Inevitably, he joined CND. No Aldermaston march was complete without his personification of the delusion that capitalism can be a society where human knowledge and achievement are used for human benefit.


And inevitably again, the ruling class showed what they thought of him that he presented no threat to their interests—when in 1966 he became a life peer and. a few years later, chairman of the Metrication Board.


Ritchie-Calder was one of those eminent people who give respectability to the organisations of capitalist reform—and therefore to capitalism itself. They may or may not be sincere; what is undeniable is that they are dangerously misguided. We have had too much of them and of their works. Behind a benign exterior they are as devastating as a malignant disease.


Margaret Thatcher was once dubbed by Labour MPs, taking advantage of the abolition of free milk for some school children, as Thatcher the Snatcher. (The Iron Lady later said that she had been so wounded by these slurs that she would creep home and weep privately to her husband Denis.)


Well now the Prime Minister has advanced up the scale of criminality and from a snatcher has become, according to one outraged Labour MP. the Westminster Ripper. This parliamentary language may be written into the Labour Party campaign to exploit the government’s discomfiture over the cuts in public expenditure, which are now being blamed for almost all our ills from suicidal unemployed to decaying hospitals.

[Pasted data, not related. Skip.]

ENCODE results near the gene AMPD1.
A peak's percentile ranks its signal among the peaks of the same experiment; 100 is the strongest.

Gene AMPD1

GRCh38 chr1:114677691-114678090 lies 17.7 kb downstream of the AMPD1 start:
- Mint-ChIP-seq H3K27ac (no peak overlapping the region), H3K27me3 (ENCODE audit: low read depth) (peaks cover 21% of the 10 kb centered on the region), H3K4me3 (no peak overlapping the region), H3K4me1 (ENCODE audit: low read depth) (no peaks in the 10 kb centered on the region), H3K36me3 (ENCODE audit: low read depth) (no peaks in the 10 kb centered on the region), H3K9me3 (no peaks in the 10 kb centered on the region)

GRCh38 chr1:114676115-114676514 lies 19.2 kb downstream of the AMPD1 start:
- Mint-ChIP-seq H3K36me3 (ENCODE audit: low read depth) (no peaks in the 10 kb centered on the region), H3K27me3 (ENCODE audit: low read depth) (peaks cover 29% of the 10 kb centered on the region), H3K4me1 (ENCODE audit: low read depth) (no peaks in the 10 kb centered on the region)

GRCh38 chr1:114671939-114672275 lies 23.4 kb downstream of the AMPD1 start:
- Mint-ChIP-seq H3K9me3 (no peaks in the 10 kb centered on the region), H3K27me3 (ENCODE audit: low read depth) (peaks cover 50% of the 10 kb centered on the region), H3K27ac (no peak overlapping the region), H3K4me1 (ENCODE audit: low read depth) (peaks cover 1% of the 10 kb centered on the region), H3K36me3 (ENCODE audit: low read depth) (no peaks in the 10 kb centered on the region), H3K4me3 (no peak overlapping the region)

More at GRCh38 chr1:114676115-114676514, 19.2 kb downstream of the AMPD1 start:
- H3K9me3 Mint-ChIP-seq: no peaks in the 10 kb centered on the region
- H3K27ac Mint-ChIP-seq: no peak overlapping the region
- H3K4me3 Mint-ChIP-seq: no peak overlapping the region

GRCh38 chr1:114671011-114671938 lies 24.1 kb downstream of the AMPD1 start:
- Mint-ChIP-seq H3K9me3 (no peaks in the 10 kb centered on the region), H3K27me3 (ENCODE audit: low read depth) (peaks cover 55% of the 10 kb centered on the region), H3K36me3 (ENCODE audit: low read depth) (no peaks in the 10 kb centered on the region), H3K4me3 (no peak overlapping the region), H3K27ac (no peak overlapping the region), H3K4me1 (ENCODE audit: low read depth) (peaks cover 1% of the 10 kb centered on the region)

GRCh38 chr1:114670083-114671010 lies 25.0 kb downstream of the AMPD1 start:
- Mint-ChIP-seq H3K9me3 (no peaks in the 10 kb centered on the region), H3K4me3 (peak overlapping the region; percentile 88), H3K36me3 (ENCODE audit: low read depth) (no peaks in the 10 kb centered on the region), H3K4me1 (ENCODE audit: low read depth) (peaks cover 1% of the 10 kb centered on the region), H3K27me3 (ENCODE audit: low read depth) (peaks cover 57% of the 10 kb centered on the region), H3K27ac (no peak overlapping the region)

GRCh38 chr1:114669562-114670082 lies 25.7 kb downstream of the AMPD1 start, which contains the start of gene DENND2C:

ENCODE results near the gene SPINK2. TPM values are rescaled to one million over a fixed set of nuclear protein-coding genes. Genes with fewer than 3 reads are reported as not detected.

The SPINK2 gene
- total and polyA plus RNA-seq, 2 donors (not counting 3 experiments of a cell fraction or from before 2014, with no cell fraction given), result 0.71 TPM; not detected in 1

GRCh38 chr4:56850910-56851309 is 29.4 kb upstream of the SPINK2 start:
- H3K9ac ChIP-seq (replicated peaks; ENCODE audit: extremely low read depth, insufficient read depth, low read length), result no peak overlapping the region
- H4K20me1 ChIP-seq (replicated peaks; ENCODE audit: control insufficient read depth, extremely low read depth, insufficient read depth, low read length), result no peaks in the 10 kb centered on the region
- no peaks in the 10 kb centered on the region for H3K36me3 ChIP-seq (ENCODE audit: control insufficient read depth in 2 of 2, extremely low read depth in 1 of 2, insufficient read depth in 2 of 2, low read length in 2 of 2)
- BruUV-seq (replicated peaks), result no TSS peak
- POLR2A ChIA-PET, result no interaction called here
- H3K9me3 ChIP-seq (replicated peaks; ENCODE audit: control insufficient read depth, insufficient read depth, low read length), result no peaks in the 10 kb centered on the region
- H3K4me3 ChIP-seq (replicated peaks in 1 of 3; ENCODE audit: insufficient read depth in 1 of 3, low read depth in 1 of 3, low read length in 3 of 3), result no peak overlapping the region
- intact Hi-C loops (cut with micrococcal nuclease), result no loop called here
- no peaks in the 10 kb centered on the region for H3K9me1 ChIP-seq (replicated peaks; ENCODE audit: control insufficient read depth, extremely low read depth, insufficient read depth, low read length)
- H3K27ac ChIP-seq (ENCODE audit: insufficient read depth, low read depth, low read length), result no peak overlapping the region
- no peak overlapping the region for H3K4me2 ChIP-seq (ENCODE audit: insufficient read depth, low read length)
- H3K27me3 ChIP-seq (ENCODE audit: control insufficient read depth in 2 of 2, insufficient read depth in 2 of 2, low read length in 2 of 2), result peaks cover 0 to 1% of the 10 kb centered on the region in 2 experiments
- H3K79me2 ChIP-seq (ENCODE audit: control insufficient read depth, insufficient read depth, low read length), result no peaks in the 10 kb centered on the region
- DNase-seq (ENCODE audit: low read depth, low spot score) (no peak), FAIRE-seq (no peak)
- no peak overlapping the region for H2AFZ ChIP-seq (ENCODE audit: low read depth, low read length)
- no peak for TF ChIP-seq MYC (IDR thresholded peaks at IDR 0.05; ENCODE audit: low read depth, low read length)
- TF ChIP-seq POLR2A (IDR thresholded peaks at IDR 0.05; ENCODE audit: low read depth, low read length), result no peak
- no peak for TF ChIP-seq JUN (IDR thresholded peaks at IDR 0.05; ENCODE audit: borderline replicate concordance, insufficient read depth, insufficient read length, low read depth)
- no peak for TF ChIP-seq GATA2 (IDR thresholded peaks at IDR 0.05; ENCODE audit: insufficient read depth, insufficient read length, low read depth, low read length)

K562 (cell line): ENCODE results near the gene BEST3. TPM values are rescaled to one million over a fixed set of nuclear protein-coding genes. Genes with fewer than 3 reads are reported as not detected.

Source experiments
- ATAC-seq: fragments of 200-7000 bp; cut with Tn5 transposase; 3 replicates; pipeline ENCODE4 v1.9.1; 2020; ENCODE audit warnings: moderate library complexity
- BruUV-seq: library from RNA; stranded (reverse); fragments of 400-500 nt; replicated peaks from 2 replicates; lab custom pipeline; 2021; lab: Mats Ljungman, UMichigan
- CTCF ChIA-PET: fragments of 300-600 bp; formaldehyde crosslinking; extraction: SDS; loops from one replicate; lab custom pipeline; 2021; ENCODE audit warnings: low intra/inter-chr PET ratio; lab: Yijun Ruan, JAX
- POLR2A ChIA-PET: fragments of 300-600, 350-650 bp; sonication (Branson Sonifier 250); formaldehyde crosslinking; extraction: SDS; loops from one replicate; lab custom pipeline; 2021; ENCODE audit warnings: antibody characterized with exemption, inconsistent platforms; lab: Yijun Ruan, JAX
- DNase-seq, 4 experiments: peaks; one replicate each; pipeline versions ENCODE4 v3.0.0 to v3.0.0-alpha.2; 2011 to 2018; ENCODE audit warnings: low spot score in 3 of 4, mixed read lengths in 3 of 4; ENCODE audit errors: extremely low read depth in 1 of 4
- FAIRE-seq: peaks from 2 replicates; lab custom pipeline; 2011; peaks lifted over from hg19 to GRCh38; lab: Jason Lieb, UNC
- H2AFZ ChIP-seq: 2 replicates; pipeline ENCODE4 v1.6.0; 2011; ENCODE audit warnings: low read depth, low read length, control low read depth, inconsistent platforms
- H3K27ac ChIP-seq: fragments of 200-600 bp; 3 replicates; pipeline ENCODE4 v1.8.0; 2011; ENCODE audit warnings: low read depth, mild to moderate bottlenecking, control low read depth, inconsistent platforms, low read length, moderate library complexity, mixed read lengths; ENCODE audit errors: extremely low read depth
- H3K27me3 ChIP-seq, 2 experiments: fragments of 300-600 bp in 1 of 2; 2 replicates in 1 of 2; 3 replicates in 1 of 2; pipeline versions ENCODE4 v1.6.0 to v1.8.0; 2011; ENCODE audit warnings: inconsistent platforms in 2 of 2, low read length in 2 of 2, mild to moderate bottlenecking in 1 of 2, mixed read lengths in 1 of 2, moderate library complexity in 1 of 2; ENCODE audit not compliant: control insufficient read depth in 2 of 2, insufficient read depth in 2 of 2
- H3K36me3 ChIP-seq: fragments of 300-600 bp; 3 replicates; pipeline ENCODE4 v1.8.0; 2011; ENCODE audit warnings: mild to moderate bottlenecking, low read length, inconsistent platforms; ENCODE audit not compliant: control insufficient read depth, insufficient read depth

From this there has emerged a handy, distorting equation: Tory equals cuts equals poverty; Labour equals no cuts equals prosperity. Like all such propaganda, this has no basis in truth.


The Labour government of 1929 was infamous for its attacks on the already precarious living standards of the workers. That this was no accident was proven by such Chancellors as “Austerity” Cripps and Roy Jenkins, with his lugubrious warnings about the disaster awaiting us if we continued to live it up in our palaces on caviar and champagne. As a result of watching Jenkins on TV, a number of slum dwellers are said to have guiltily reduced their consumption of fish fingers, hoping thereby to contribute to the national recovery.


The last in this line—Denis Healey—was known as the “first monetarist”, which did not mean that he was a “monetarist” but that he zealously pursued a policy of public expenditure cuts. The latest account of this is in the book Inside the Treasury by Joel Barnett, who was Healey’s Financial Secretary. Apart from admitting that, in contrast to their promises to be able to control capitalism, the Labour government of 1974 did not have the first idea of what to do about the economy, Barnett records how Healey’s proposed cuts were pushed through the Cabinet, against some typically inconsistent opposition: “There is no will in this Cabinet,” expostulated Peter Shore, “To tell the IMF to take a running jump, even if unemployment rose to 2 million”.


Both Labour and Conservative governments have imposed cuts, which is another way of saying that they have both tried to do what the capitalist system demands of a government. They are basically in complete agreement on that. And that is another way of saying that no member of the working class, with the power to transform society, should misuse that power by supporting them.